By romesh dalal <email@example.com>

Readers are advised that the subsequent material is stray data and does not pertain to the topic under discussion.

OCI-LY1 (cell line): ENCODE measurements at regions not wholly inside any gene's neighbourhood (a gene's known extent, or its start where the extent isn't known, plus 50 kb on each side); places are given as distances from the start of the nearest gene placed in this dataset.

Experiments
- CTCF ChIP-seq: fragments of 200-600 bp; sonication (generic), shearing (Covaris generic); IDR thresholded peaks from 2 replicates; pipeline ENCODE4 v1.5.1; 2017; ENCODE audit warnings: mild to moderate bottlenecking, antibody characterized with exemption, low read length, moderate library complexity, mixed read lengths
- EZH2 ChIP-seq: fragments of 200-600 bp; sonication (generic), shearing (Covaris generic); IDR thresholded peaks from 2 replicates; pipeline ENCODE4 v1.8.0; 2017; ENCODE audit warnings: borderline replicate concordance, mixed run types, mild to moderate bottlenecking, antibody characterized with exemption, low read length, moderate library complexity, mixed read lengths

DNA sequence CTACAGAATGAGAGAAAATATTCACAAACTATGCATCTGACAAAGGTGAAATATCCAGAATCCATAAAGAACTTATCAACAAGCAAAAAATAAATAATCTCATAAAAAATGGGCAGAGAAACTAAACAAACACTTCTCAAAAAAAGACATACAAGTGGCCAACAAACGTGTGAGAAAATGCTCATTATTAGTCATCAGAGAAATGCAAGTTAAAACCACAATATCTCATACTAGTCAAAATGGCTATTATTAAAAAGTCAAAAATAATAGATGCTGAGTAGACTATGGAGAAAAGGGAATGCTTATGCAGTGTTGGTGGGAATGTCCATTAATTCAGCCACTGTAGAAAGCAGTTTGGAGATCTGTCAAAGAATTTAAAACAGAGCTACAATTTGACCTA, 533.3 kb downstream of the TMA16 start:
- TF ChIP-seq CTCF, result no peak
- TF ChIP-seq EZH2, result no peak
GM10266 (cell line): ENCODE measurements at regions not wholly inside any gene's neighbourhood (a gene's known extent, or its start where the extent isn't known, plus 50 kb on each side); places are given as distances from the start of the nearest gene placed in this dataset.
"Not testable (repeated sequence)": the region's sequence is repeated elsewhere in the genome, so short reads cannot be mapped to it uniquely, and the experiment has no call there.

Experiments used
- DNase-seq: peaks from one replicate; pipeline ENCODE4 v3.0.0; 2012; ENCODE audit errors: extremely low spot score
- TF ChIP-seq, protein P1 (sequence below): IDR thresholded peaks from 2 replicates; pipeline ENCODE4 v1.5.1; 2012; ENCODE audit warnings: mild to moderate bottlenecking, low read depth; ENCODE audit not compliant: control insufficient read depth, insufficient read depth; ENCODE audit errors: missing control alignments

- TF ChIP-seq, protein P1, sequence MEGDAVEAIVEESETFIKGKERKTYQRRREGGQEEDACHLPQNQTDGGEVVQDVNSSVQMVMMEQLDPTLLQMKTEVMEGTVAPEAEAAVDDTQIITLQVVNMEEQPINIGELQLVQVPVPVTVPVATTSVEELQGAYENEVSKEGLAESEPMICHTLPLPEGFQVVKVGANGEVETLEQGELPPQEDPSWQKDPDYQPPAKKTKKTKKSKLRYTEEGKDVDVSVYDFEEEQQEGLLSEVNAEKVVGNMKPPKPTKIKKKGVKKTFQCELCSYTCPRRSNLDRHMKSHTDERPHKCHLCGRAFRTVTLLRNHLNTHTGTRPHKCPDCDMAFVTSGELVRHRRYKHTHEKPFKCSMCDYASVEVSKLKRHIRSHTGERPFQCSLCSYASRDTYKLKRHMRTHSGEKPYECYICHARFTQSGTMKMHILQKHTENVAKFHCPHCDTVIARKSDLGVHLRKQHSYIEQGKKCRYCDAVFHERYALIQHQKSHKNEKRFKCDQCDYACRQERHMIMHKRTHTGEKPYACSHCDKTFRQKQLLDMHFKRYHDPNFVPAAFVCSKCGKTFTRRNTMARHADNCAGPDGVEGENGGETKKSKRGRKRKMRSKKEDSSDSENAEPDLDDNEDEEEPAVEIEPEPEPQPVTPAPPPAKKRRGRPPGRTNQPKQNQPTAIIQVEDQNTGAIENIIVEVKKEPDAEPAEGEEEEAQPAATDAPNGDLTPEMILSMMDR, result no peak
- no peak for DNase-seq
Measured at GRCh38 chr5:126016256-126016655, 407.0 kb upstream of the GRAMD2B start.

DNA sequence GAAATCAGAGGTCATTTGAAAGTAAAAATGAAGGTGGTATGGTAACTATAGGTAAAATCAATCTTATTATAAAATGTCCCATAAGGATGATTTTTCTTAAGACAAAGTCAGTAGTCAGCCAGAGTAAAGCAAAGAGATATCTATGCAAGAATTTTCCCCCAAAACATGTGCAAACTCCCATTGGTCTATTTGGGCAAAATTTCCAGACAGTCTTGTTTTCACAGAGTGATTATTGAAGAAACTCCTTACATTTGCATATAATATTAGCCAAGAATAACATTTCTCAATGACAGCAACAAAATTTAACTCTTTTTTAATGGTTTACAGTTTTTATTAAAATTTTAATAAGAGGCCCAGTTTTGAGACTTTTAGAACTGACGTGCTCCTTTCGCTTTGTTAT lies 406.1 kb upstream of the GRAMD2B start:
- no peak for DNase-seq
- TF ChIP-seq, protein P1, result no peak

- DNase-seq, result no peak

I am a die-hard fan of Shankar-Jaikishan Music and their huge contribution to Bollywood Film Industry. NASHAUD-SAHEB enjoyed Shankar-Jaikishan’s music so much for that he said “SHANKAR-JAIKISHEN WERE NOT MUSICIAN BUT THEY WERE SIMPLY JUST MAGNIFICIENCE MAGICIAN”. How true it is when we listened to their music and songs. Raj Kapoor had an unerring eye for talent across all fields of cinema. He had spotted Shankar and Jaikishan who were musicians with Prithvi Theatres and later they were assistants to Ram Ganguly. As assistants to Ram Ganguly, they had given a huge musical contribution to the first RK film production AAG. After that SJ as music director team came on the scene in 1948 for the RK banner film BARSAAT. BARSAAT created a huge musical miracle on the Hindi film screen. As a matter fact, Raj Kapoor was very knowledgeable about various musical instruments and music. We had witnessed this talent in Raj Kapoor’s films were we enjoyed seeing him playing different musical instruments. Barsaat – a phenomenon A classic film by Raj Kapoor’s “BARSAAT” started that trend of filmy revolution. In this revolution the major contribution was made by Shanker – Jaikishan in Hindi film industry. Their fresh tunes and orchestration lead the paradigm shift from the then prevailing monotonous thekas and droning cadences. The music of “BARSAAT” opened up yet another channel for making money – the ‘records’ broke the ‘records’ of earning money independent of the film. Legend has it that the composer of “ANDAZ” (released in the same year) – Naushad went to its producer – Mehboob Khan for celebrating the huge success of his film “ANDAZ” songs. It was raining then and Mehboob Khan, looking out of the window said to Naushad, ‘Aapke Gaanon ko to ‘Barsaat’ ne dho dala’! This was the comment made by Mehboob Khan after a huge success of BARSAAT. So this was the power of SJ music in India right after our independence in 1947. Barsaat made NIMMI a Super Heroin It was Raj Kapoor, who named Nimmi when he introduced her in Barsaat. How she got selected for Barsaat is an interesting story. Nimmi came from Lahore with her aunt and was staying with Sardar Akhtar and Mehboob Khan. Mehboob Khan’s Andaaz was almost complete and Raj Kapoor who was acting in the film, had launched Barsaat. Raj Kapoor was in search of a new face for the role. Being a fastidious man, he had already rejected many girls. Nimmi had gone with Sardar Akhtar on the sets of Andaaz and was sitting besides Nargis’ mother Jaddanbai. Raj Kapoor came up to Jaddanbai, wished her and then looked at Nimmi. Nimmi felt so shy that she could barely acknowledge him. Raj Kapoor returned to the floor and asked Mehboobsaab about Nimmi. Raj Kapoor told Mehboobsaab, ‘I want this girl for my film.’ Nimmi didn’t know what to do. She wanted to accept the offer but was worried about her grandmother’s reaction. So Sardar Akhtar called her grandmother. Surprisingly her grandmother agreed. So Nimmi was called for a screen test. She was given some dialogues, which she mouthed in an absolute trance. A round of applause brought her out of her stupor. The next thing Nimmi knew was that she had been chosen for Barsaat. Nimmi was deliriously happy and was cast opposite Premnath. Infact, Nimmi had the most extra ordinary relationship with Raj Kapoor. During the filming of Barsaat, a rakhi scene was being shot and Raj called out to Nimmi. ‘Nimmi do you know the meaning of rakhi? ` She nodded. ‘Okay, tie it on my wrist. From then on Nimmi became his rakhi sister all his life. As a matter fact, Nimmi was always given due respect by the entire Kapoor household. Surprisingly Jaikishan was only the 16 years old when he started this musical journey at the time of giving music for the first time as a music director with Shankar, in the Hindi film “Barsaat”. Shankar & Jaikishan explored & learned the right way to please the cinema mass right after this huge success. Before them, until that time, we had many famous, well known and good music directors of Hindi cinema, like Anil Biswas,Husnlal-Bhagatram, Khemchand Prakash, Roshan, Naushad, Ghulam Muhammad and so on. The old Hindi film music was good but it was not that appealing to mass audience. Very soon SJ realized that the film industry needed a boost to change the way music was played in those days. SJ immediately started executing their ideas, where they were the first one to introduce orchestra and duets songs in the Hindi films. That change made them instant hit. That journey started with BARSAAT where they followed the original Indian classical music. Shankar and Jaikishan had the vast knowledge about the use of different musical instruments. We have over the time, experienced that being played in their songs. It was also noticeable that every Hindi movie produced with SJ-MUSIC, provided a classical dance item with classical music. Between them, they had tremendous understanding about their musical work distribution that Shankar would do “the theme-song at RK” while Jaikishan would handle the background score. Shankar’s passion was the tabla and the classical dance compositions. He learnt the tabla fundamentals from Baba Nasir Khansahib. As we know, SHANKARJI was very knowledgeable on classical dances. Not only that but Shankar and Jaikishan loved the RAAGA Bhairavi. A touch of Bhairavi we experienced with the songs from Shree 420, “Mera joota hai Japani” and Ramaivya vastavaiyya”. Jaikishan loved Bhairavi so much that made him to name “Bhairavi” to his daughter. They made classical music and Ragas a backbone of their music. Soon they also proved to be outstanding in giving background music in their films. As we know, Jaikishan, in those days, was considered the expert in providing the background music for the films. Until present time, nobody has beaten Jaikishanji in providing that most soothing BACKGROUND MUSIC in the Hindi films. Shankar Jaikishan contributed a lot to the world of music in India right from the day they began working as music directors. Music composed by them was extensive. It was based on classical Indian music (‘Dil ek mandir hai’, ‘O basanti pawan pagal’) and even on western music (‘Sukoo sukoo’, ‘Raat ke hamsafar’). Their music was characterized by a special style. For the record, Shankar Jaikishan produced an album “ Raga Jazz Style” where they experimented: Raga Todi Raga Bhairav Raga Malkauns Raga Kalavati Raga Tilak Kamod Raga Mian Ki Malhar Raga Bairagi Raga Jaijaiwanti Raga Mishra Pilu Raga Shivranjani What else you expect from a music director! I rate SHANKAR-JAIKISHAN as the number-1 music director in the Hindi Film world. This composer duo was the most versatile through the 50s and 60s. From the Barasat hit “Hawa Main Udadta Jaye”, Aawara hit ’Ghar Aaya Mera Pardesi’ to classical songs in Basant Bahar and Seema, and I still bet no one can give the classical music like Aamrapli. In fact Shankar-Jaikishan used Indian Classical Ragas to compose most of their songs to mixed with the westernized tunes as experimented in “An Evening In Paris, Zuk Gaya Aasman, ’Aaj Kal Tere Mere Pyar Ki Charche Har Zabaan Par’ (Bramhachari)” songs. SJ could create a melody to suit any mood or emotion. They were masters in conducting orchestra. Accordion, Sitar, Mandolin, Sarod, Vina, Guitar, piano etc. were the special instruments used frequently in their music. SJ in their life span won as many as 9-Filmfare Awards out of a total of 150 Hindi movies (compared 6-Filmfare Awards out of 600 movies by LP). That is the highest number of awards ever won by any Bollywood music directors till present day. SJ won these Filmfare Awards for: Chori Chori (1956), Anari (1959), Dil Apana Aur Preet Parayi (1960), Professor (1962), Suraj(1966), Bramhachari (1968), Pehchan(1970), Mera Naam Joker (1971), and Beiman (1972). SJ used to give around 4 to 5, some time all, hit songs in each of their films. Particularly, SJ under RK-banner gave the most memorable and un-forgetful musical hits for the films like Barasat, Aah, Aawara, Boot Polish, Shree 420, Jis Desh Main Ganga Behati Hai, Sangam, Mera Naam Joker. The other hit songs of SJ music includes films like Halaku, Daag, Badshah, ZINDAGI, Aarzoo, Dil Ek Mandir, Hamrahi, Aai Milan Ki Bela, Suraj, Teesari Kasam, Love In Tokyo and many more. Noted Music Director Anu Malik (and Hasrat Jaipuri’s Nephew) says that Raj Kapoor had dug a well full of everlasting music and Shankar Jaikishan drew water out of it. Though SJ never approved their separation, the fact is that the two did started working separately in the mid-60s. The reason is attributed to the fact that Shankar introduced a new singer Sharda (famous for her song Titli Udi… in the movie SURAJ) much against the disagreement of Jaikishan. Further Shankar’s fondness for Sharda & Jaikishan’s inclination towards Lata Mangeshkar created differences between the two and in the mid-60s the split. How can we forget these famous Duo of composers who gave songs all the way from Jaan Pehchan ho (a melody still very famous in the west), Badan Pe Sitare (a tune that has been used in many songs in current Bollywood), Baharon Phool Barsao (a very nostalgic tune that is the only happy song ever to be created in the raga shivrangini), all the way to classical movies such as BASANT BAHAR. RASIK BALMA – IMPACT Rasik Balma song is from the old Hindi film Chori Chori (1956), which was based on Raga Shudh Kalyan. There is another song Chand Phir Nikla (Film: Paying Guest of 1957), which was composed by Maestro S.D.Burman. In fact, both of these two songs “ Rasik-Balama and Chand Nikala” sound so similar. These two songs were composed by two of the greatest Hindi film music directors of all time Shankar-Jaikishan and S.D. Burman respectively around the year 1956. It is surprising to note that both these music directors never composed any Hindi song based on Raga Hamsadhwani, a melodious South Indian classical raga. Both songs were composed independently by the above two music directors. Since both songs were composed on Raga Shudh Kalyan, both have the same bandishi or pakkad. And this is the reason why both songs sound so similar. In the background, a light rhythm of ghungaoos was played so as to enhance the beauty of both songs. There was no question of one being a copy of the other. In those golden years of 1950s, one could not even think of plagiarism, which unfortunately is rampant in some of the present day Hindi film-music. Both songs were brilliantly sung by the great Lata Mangeshkar. The immortal Lata Mangeshkar has stated that these two songs are two of the best songs of her career among her other favorite songs such as Aaja re pardesi (Film: Madhumati), Ayega aanewala (Film: Mahal) and Ye zindagi usiki hai (Film: Anarkali). Actually, when this song Rasik Balma was being picturized on actress Nargis, Nargis declared that she would not require any Glycerin on her eyes to emote for this song. After hearing the song, Nargis knew that there was no need to use Glycerin during the picturization of the song, since the great Lata Mangeshkar had already used her deep emotions while singing the song, and that was enough to create natural tears. Glycerin is normally used in the film industry to create tears artificially in the eyes of the actor or actress for sad scenes. From reliable sources, it is known that the above song Rasik Balma was composed by Jaikishan. Generally, the opening (sthaayi) of the song is set within a medium octave, but this song opens on a very high note. During recording, Lata Ji had pointed this out to Jaikishan Ji saying that people are going to blame her for singing this song at such a high pitch and people might say that they cannot even hum it! But the brilliant Jaikishan told Lata Mangeshkar that the beauty of this song lied entirely on singing it at a high pitch, and finally the song was sung at a high pitch and the rest is history. In 1956, from India, Lataji called Mehboob Khan, the famous Producer and Director of Oscar nominated Film: MOTHER INDIA who was undergoing a medical treatment in a hospital in Los Angeles in USA. At that time, Mehboob Khan told Lataji that he was very impatient to hear the melodious soulful song RASIK BALMA from Lataji herself over the phone, since the record of this song was not available in USA at that time. “Oh, Rasik Balma from Chori Chori…?” asked Lataji and she sang the entire song over the phone for Mehboob Khan. She sang this song over the telephone every single day while Mehboob Khan was recuperating in the Los Angeles hospital. Later, Mehboob Khan admitted how much this song had helped him recover faster from his illness. This proves the power of the song “Rasik Balma”, which could heal an ill person. There were many other great composers such as RD & SD Burman, O.P Nayyar, Laxmikant-Pyarelal, Naushad, Roshan, Khayyam etc. When we analyzed these music directors’ musical contribution on the scale of versatility, they perhaps would be nowhere close to Shankar Jaikishan. If RD Burman gave music to movies like Yadon Ki Baraat, Kati Patang and Hum Kisi Se Kum Nahin, there isn’t a single movie in which he gave classical numbers. Same goes for SD Burman who made some very good semi-classical and classical numbers but had a better success in making more western numbers such as “Rangeela-re” after RD Burman started to assist him. Naushad and Khayyam definitely had very good classical numbers but not a lot of western mixed numbers. As far as I remember most Semi Classical Songs Of Shankar Jaikishan are among the Best in the Hindi film industry. If you were knowledgeable in the Indian Classical music, you would be able to tell the difference between music that is made today compared to the music that was made in 50s and 60s. 50s and 60s definitely had better music that 70s and later because Shankar Jaikishan used massive orchestra’s that gave you songs that were truly special such as Likhe Jo Khat Tujhe, Dil Ke Jharokhe Mein, Kaun Hai Jo Sapno Mein Aaya (a song that had a tune from Elvis Presley’ song but sounded much better with the type of composition SJ converted it into). The song Awara Hoon was very famous in countries like Russia, England and France because European type of music. If anyone ever heard Scottish music you would be surprised to hear how much it resembles the song Dil Ki Nazar Se from the movie Anari. As far as I know AR Rehman is below every music director from the old Bollywood. The problem is that no MUSIC composer today including Rehman knows how to make a raga-based mixed composition. We are pretty much forgetting our own heritage and going after music played in the west. SJ proved that what a fusion between classical and western can do in songs like Baharon Phool Barsao (Raga Shivrangini) and Yaad Na Jaye Beete Dino Ki (Raga Kirwani). A person who is trained in western music would definitely be able to identify the jazz, and rock and roll style in Shankar Jaikishan compositions. A classical musician or singer will be able to identify the Raga on which any of SJ compositions would be based but not from Rehman’s music because there is no Raga in his music just Rhythms and so called “western melody” that he hasn’t even mastered properly. CULTURAL IMPACT I have done detailed research on how the Hindi-Film Music influenced the World. Indian cinema, with its characteristic film music, has not only spread all over Indian society, but also been on the forefront of the spread of India’s culture around the world. In Britain, Hindi film songs are heard in restaurants, on radio, and TV-channels, dedicated to Asian music. In Greece the genre of indoprepi sprang from Hindi film music while in Indonesia dangdut singers like Ellya Khadam, Rhoma Irama and Mansyur S., have reworked Hindi songs for Indonesian audiences. In France, the band Les Rita Mitsouko used Bollywood influences in their music video for “Le petit train” and French singer Pascal of Bollywood popularized filmy music by covering songs such as “Zindagi Ek Safar Hai Suhana“. In Nigeria Bandiri music—a combination of Sufi lyrics and Bollywood-style music—has become popular among Hausa youth. Hindi film music has also been combined with local styles in the Caribbeanto form “chutney music“. Recently I was touring in Marrakesh, a big city in MOROCCO, where I found local people were talking to me in Hindi and inquiring about SHAHRUKH KHAN. They were also asking me about the film “KABHI KHUSHI KABHI GAM”. Then I noticed that there is a big Cinema Theater showing only HINDI FILMS in a regular show. I was just stunned to learn that Moroccans also enjoy the Hindi Films & Music just like Indians. Now I can say with confidence that Hindi films have conquered the great part of the world. Bollywood leads the world in viewer numbers as well as film-production volumes. Soviet Russia was a key part of that story. Russians have been enjoying popular Indian melodrama and musicals since the first festival of Indian films in Moscow in 1954. This delegation was conducted by Raj Kapoor. This was the occasion for Russians and the world to listen to Shankar-Jaikishan’s music for the first time out side of India. In fact, Russian box office statistics suggest that Indian movies were more popular than any other foreign films shown in the Soviet Union. In the period between 1954 and 1989, for example, while 41-American and 38-French movies attained “blockbuster” status (“blockbuster” defined as selling more than 20-million tickets) in the Soviet Union, 50-Indian movies did the same. Fascination with Hindi Songs The number of songs that were adapted by the foreign countries from Hindi movies is considerable. From the 111 movies known to have come, as well as from others whose importation is uncertain, 105 Greek renditions were identified. Many came from the best-known Hindi movies that are from Awaara, Shree 420, Mother India, Ghar Sansaar, Laajwanti, and Aan. Many Hindi songs engendered duplicates, triplicates, and quadruplicates. For example, “Pyar Hua Ikrar Hua” (Shree 420) and “Gao Tarane Man Ke” (Aan) have four renditions, “Unchhi, Unchhi Dunia Ki Diware…” (Naagin) and “Aa Jao TaRapte Hai Arman” (Awaara) has three. At least 10 others have duplicates. Of all songs, 57 (55%) have a great similarity with pre-existing songs; 25 (24%) deviate significantly from the originals, 16 (16%) are partial renditions, where other melodies are mixed with Hindi, and 5 (5%) use only some musical bars. In overseas countries most Hindi songs copies were temporary hits or remained obscure. However, 11 were still known among the general public in 1998, about 35 years later. The best remembered in the 1990s were: “Aa Jao TaRapte Hai Arman” from Awaara, one of three renditions of this song by Stellios Kazantzidis; “kardia mou kaimeni” (my poor heart –“Dunia Me Ham Aaye” from Mother India), “auti i nyxta menei” (this night remains — Ulfat Ka Saaz Chhedo from the 1953 MehboobKhan’s Aurat), “oso axizeis esy” (as much as you are worth — “Dunia Walon Se Duur” from Ujaala”). In foreign countries mainly in Middle East and Greece, Mother India, Awaara, and other movies established Nargis as the great priestess of the family dramas, with Madhubala a close second. The ability of these heroines to express pain made the beautiful and haunting songs that they sang instant hits. It was only natural that the emotions of the poor Greeks would be expressed through those very same melodies. Thus, starting in 1959, Greek-language renditions of many songs appeared. As the above article implies, the transformed songs had a big problem: Plagiarism. With few exceptions, the songs appeared as creations of at least 26 Greek musicians. The copying was systematic. Some Greek-musicians copied some Hindi songs on reel tape recorders directly from movie theaters, and in other cases, music companies ordered records from India and distributed them to willing people for copying. The names of Naushad Ali, Shankar-Jaikishan, and Chitalkar Ramachandra were never heard in Greece. When India conquered Greece Here’s a superbly researched article from World Bank economist Helen Abadzi on Greek songs that were inspired from Hindi film songs. Ms. Abadzi writes: The most Hindi movies were considered working-class fare. They had much less appeal for the middle-class, which looked westward for entertainment, wanted more humor, and was not plagued by the social dilemmas of the poor and the limited solutions available to the heroines. Nevertheless, many saw the Hindi masterpiece movies. In February 1960, Mother India premiered without much advertisement in Kotopouli, a downtown theater in Greece, on a snowy day. The first few curious spectators were so moved by watching this movie in the theater that they stopped strangers on the way out and told them not to miss that “social gospel”. Four hours later, a waiting moviegoers line two city blocks long had formed, and the movie played in some Greek town or other at least for the next 10 years. I can’t pay enough tribute to Shankar-Jaikishan, as their creation can never be reviewed within any human domain – except that it can only be felt; and we, as human being, can always take advantage to listen to their divine tunes. I always refer to them as two angels who visited this world, and left their divine impression with mankind forever. Shankar Jaikishan remains an enigma for all basically because two different people with completely different backgrounds, different natures, different attitudes, and different temperament but together they created the most harmonious, highly original and unparalleled creative music in the annals of Bollywood Film history. This is the most astounding and intriguing aspect of their creation. Hydrogen and oxygen are two different elements. They have their own properties and their own original existence. But when they come together they have created something entirely different from both their original character…Water! Water is something so unique that nothing equals it in the entire creations of any chemical element. Water is life giving, without water there would be no life. Similarly, Shankar Jaikishan were the two different entities; together they created water like magic. Without each other, they are like hydrogen and oxygen, however much they wanted to, they individually could never create the magic called water. They needed each other to do it. This is the story of Shankar Jaikishan. But, as human beings what they are, they would like to know what created this magic? Who is more creative? Who is more talented? Whose contribution is more in creating the magic? That is why we have to touch upon the most painful and least understood, least known aspect of their creations, who created what? At the end, I just would like to add my comment on the current status of Bollywood: However, with the death of stalwart composers like S.D. Burman, C. Ramchandra, Naushad, Madan Mohan, Salil Chaudhary, O.P. Nayyar, Roshan, Ghulam Mohammad, Jaidev and Shankar-Jaikishan, the quality of the Hindi music declined. The standard of lyrics nosedived with the death of Sahir, Shakeel, Rajender Krishan, Shailendera, Hasrat Jaipuri, Raja Mehndi Ali Khan etc. The untimely death of Rafi, Mukesh, Manna Dey, Mahendra Kapoor, Kishore and Talat created a huge void, which the successor singers could not fill up. Indian film music is progressing ahead but without any meaningful tunes or lyrics or music. What we experience now a days, is loud instrumental noise, western rhythm, and meaningless wordings in film songs. Rarely we hear some good music with lyrics.